Titles can be a headache. Sometimes, I leave them until I’m done. Other times, inspiration kicks in and I sit down with a pen and paper and jot down title after title. Sometimes whole plotlines fall into place when coming up with titles. I put down general feels first that has to do with the book. Then I play around with them until I have about three or four. Then I have my son pick one.
Fiona: Is there a message in your novel that you want readers to grasp?
Depends on the series. The Chronicles is built from my musing on whether or not dualism is the right theory. Other than having a riveting story about millionaire pickpocket and his love affair with a demigod, it holds action, love, humor, deep thoughts, esoteric musings and such. It can be read on many levels, but I do hope it leaves my readers with musings on their own about the world they live in and life in general.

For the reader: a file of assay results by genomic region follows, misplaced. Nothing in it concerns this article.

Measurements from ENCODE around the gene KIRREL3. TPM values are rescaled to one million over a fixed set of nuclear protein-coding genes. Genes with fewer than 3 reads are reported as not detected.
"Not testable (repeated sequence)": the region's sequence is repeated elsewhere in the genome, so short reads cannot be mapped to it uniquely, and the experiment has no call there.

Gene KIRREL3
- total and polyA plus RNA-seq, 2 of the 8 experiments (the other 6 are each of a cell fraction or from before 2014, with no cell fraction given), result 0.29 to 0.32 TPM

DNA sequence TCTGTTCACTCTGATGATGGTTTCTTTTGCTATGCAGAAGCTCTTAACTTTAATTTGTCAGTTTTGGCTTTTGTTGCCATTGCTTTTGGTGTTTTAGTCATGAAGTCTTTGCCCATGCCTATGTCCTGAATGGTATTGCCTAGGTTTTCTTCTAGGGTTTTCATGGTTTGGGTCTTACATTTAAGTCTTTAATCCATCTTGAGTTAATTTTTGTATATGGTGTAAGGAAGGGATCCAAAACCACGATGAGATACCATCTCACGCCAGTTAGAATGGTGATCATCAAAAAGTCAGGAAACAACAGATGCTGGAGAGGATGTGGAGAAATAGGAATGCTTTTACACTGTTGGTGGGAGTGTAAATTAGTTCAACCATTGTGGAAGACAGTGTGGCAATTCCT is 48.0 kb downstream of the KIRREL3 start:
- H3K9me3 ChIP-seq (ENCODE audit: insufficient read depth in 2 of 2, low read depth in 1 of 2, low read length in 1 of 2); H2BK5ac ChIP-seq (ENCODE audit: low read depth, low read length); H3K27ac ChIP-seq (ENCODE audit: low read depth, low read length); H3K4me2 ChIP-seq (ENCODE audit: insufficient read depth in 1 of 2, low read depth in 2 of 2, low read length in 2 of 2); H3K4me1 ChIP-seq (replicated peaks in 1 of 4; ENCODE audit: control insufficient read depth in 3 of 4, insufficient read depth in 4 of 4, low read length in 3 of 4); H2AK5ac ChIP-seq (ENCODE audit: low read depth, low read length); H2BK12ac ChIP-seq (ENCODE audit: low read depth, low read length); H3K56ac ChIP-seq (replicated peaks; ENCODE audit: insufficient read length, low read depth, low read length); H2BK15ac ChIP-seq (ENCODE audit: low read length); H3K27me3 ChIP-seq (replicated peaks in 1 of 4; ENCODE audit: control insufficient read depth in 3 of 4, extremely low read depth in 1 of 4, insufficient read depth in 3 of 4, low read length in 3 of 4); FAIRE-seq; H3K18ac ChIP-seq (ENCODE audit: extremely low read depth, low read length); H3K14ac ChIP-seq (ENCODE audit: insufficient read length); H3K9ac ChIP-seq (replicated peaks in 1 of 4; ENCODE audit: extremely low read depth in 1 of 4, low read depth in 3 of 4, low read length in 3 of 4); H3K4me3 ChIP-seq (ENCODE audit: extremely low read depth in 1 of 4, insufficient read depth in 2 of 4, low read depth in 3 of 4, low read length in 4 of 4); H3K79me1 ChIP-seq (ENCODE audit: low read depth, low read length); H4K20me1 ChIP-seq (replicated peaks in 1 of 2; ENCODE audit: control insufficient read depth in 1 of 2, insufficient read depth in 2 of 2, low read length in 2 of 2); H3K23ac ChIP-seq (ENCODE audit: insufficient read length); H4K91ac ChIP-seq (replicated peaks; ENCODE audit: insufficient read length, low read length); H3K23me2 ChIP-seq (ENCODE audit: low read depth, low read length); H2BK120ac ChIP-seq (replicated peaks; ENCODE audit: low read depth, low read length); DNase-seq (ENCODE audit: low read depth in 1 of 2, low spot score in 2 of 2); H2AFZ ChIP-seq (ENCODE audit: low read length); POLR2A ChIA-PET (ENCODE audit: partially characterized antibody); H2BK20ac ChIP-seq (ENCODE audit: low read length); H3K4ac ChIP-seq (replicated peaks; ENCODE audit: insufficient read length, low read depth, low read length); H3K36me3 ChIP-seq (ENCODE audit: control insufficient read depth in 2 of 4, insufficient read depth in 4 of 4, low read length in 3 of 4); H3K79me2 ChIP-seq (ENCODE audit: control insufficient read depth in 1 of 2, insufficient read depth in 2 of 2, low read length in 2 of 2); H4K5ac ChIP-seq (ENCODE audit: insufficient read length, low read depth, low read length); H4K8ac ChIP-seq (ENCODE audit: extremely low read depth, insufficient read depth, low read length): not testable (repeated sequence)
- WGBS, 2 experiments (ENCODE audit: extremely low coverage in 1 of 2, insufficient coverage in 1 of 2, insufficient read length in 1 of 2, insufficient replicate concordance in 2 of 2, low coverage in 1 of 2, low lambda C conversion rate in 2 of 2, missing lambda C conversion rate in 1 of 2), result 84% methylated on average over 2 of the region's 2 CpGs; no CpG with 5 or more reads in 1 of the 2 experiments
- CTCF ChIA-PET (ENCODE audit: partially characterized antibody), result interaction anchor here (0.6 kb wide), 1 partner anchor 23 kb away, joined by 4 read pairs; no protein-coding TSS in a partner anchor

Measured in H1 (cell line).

Fiona: How much of the book is realistic and are experiences based on someone you know, or events in your own life?
Absolutely nothing! One character is physically based on my old art teacher to honor him. But that’s it. And I sometimes take a joke that happened among my friends and twist it to fit my worlds. But other than that, nothing is based on people or events.
Fiona: What books have most influenced your life most? a mentor?
Nicholas Bella’s New Haven series and Charlie Cochet’s THIRDS series both opened my eyes to something new.
As for mentor. A few authors in Denmark took me under their wing back in 2005 and decided I was ambitious enough to train in the craft of writing.
Fiona: Are there any new authors that have grasped your interest and who is your favorite author and what is it that really strikes you about their work?